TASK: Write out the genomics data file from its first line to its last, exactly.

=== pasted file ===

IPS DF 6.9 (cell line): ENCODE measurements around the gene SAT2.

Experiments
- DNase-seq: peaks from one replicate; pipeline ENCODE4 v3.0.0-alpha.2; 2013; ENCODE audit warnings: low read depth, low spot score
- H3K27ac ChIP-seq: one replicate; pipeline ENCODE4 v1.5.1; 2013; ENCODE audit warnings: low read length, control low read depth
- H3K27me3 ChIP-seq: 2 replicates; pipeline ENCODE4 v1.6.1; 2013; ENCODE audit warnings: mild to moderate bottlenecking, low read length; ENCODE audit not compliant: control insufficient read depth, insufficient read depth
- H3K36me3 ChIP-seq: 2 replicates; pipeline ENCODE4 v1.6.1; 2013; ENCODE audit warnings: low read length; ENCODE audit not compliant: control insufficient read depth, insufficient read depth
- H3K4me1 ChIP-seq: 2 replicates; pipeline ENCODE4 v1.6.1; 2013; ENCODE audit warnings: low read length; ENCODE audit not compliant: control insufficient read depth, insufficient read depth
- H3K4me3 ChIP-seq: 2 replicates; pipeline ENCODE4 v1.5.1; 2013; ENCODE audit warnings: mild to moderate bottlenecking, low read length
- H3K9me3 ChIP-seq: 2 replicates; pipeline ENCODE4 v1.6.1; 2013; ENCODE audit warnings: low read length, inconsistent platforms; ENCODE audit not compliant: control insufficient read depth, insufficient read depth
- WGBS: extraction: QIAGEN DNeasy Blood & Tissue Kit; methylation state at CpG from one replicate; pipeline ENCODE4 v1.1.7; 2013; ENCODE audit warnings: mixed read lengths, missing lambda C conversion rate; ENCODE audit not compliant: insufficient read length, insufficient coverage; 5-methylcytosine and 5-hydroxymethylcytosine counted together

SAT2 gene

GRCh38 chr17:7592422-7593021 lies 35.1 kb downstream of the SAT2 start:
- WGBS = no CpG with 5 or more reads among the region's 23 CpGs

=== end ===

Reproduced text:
IPS DF 6.9 (cell line): ENCODE measurements around the gene SAT2.

Experiments
- DNase-seq: peaks from one replicate; pipeline ENCODE4 v3.0.0-alpha.2; 2013; ENCODE audit warnings: low read depth, low spot score
- H3K27ac ChIP-seq: one replicate; pipeline ENCODE4 v1.5.1; 2013; ENCODE audit warnings: low read length, control low read depth
- H3K27me3 ChIP-seq: 2 replicates; pipeline ENCODE4 v1.6.1; 2013; ENCODE audit warnings: mild to moderate bottlenecking, low read length; ENCODE audit not compliant: control insufficient read depth, insufficient read depth
- H3K36me3 ChIP-seq: 2 replicates; pipeline ENCODE4 v1.6.1; 2013; ENCODE audit warnings: low read length; ENCODE audit not compliant: control insufficient read depth, insufficient read depth
- H3K4me1 ChIP-seq: 2 replicates; pipeline ENCODE4 v1.6.1; 2013; ENCODE audit warnings: low read length; ENCODE audit not compliant: control insufficient read depth, insufficient read depth
- H3K4me3 ChIP-seq: 2 replicates; pipeline ENCODE4 v1.5.1; 2013; ENCODE audit warnings: mild to moderate bottlenecking, low read length
- H3K9me3 ChIP-seq: 2 replicates; pipeline ENCODE4 v1.6.1; 2013; ENCODE audit warnings: low read length, inconsistent platforms; ENCODE audit not compliant: control insufficient read depth, insufficient read depth
- WGBS: extraction: QIAGEN DNeasy Blood & Tissue Kit; methylation state at CpG from one replicate; pipeline ENCODE4 v1.1.7; 2013; ENCODE audit warnings: mixed read lengths, missing lambda C conversion rate; ENCODE audit not compliant: insufficient read length, insufficient coverage; 5-methylcytosine and 5-hydroxymethylcytosine counted together

SAT2 gene

GRCh38 chr17:7592422-7593021 lies 35.1 kb downstream of the SAT2 start:
- WGBS = no CpG with 5 or more reads among the region's 23 CpGs